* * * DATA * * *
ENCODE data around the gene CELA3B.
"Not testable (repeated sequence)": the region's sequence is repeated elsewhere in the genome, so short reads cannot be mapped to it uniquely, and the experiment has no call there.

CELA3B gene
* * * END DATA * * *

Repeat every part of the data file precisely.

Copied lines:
ENCODE data around the gene CELA3B.
"Not testable (repeated sequence)": the region's sequence is repeated elsewhere in the genome, so short reads cannot be mapped to it uniquely, and the experiment has no call there.

CELA3B gene